Today I worked with Dave on tracking all of the bass parts for this project.
Prior to this session i conducted some research on different bass production techniques used by various producers and if there were any specific types of equipment or hardware that were popular for this. Although I found a vast array of different techniques, i found that a lot of producers favoured the use of the DBX 160 compressor for bass to help reduce its dynamic range including Jacquire King, Joe Chiccarelli and even Mark Ronson who uses the Waves plugin equivalent. I also used a technique applied by Warren Huart where he adjusts the attack of the compressor to print a bass track into Pro Tools which stops the bass from ‘fish tailing’.
When applying these techniques into my own session, i used the pair of Sony SRP-L210’s to compress the bass amp and the bass amp DI. A quick point here is that I decided to leave the bass guitar DI channel raw and uncompressed so that I could use it as a backup if I needed it further along down the line. I adjusted my gain structure to the appropriate level and then began setting the threshold on the compressors to achieve around 3-5 dbs worth of compression. I did actually have an EBS bass compressor pedal on me for the session however using the hardware in the studio gave more flexibility when it came to adjusting the ratio and the attack.
Applying the necessary amount of compression to these two channels really helped warm up the overall sound of the bass as well as control the dynamic range. The main reason i wanted to reduce the dynamic range like this is because when Dave was recording his bass takes, there was a significant dip in volume when he played the higher strings which prevented us from getting a stable level for the control room mix. Once I was happy with the compressed bass tone, i noticed that the signal was still ‘fish tailing’. To prevent this i increased the attack time on both of the Sony compressors which didn’t eliminate these sharp transients completely but it definitely helped reduce them. The pictures below show the ‘before’ and ‘after’ of the adjusted attack time of the compressors.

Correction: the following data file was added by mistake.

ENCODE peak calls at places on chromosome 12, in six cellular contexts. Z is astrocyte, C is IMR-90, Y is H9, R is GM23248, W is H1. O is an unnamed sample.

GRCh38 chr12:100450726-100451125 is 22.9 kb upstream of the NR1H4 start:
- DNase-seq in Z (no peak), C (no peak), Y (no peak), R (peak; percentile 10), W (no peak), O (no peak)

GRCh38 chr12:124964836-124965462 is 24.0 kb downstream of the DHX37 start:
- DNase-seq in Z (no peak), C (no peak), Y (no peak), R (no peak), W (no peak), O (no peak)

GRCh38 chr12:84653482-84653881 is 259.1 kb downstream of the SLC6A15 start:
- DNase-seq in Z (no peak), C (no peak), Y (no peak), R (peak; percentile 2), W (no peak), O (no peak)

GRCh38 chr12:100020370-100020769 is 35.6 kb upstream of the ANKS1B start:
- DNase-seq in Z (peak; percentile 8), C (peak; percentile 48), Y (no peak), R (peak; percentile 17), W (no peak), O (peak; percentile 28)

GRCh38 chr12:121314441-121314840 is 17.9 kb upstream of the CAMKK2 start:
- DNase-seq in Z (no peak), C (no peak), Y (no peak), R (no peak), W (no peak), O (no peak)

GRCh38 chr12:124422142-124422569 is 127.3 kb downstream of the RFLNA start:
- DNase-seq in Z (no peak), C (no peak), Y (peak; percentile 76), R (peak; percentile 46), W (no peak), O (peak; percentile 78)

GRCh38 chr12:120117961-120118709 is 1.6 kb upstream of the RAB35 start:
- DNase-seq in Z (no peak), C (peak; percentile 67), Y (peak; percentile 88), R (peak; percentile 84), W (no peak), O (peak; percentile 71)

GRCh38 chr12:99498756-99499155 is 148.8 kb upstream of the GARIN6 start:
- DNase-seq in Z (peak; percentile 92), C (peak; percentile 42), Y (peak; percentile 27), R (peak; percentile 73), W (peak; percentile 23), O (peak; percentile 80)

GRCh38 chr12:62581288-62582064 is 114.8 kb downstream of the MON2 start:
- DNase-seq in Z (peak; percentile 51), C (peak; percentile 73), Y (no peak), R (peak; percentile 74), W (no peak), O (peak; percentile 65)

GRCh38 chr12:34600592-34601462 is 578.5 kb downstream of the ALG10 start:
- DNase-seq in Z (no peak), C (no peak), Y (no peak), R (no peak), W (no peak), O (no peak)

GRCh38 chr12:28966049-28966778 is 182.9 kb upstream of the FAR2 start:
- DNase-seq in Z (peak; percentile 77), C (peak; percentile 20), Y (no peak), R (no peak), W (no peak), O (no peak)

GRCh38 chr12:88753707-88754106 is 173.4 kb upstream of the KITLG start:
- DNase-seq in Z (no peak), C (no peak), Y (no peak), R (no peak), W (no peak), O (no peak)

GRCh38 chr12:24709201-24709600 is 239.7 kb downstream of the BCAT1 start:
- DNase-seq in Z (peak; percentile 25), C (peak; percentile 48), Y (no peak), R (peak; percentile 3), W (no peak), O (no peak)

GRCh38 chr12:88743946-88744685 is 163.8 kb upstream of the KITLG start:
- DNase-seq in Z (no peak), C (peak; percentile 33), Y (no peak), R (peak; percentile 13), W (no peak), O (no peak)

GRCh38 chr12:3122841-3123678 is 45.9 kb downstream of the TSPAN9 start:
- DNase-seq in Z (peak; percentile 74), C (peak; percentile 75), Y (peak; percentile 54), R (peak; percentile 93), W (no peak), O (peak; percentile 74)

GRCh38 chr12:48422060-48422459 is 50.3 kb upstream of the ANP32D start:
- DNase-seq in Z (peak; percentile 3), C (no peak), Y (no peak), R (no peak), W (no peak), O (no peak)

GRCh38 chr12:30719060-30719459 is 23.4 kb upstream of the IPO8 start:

uad jacquire king hardware
https://www.waves.com/in-the-studio-mark-ronson?utm_source=wnletter&utm_medium=email&utm_content=studio-mark-watch-now&utm_campaign=weekend-newsletter-oct-13-2017-ronson-ms mark ronson
https://www.youtube.com/watch?v=rjFPQFjIEdo Joe Chiccarelli
record bass produce like a pro
To ensure my workflow stays as effective as possible, i spent a few hours before vocal tracking editing all of the guitar takes i had recorded. This is a similar process i did for the bass editing.
First of all i made sure all of the different takes had been comped and cross faded into one another to avoid any weird pops and to ensure all of the edits were smooth
Although i made sure that both mics were the same distance away from the amp during the recording process, i then checked the phase alignment, especially against the DI signal, of the two mics and esnured they were both fully in phase with one another.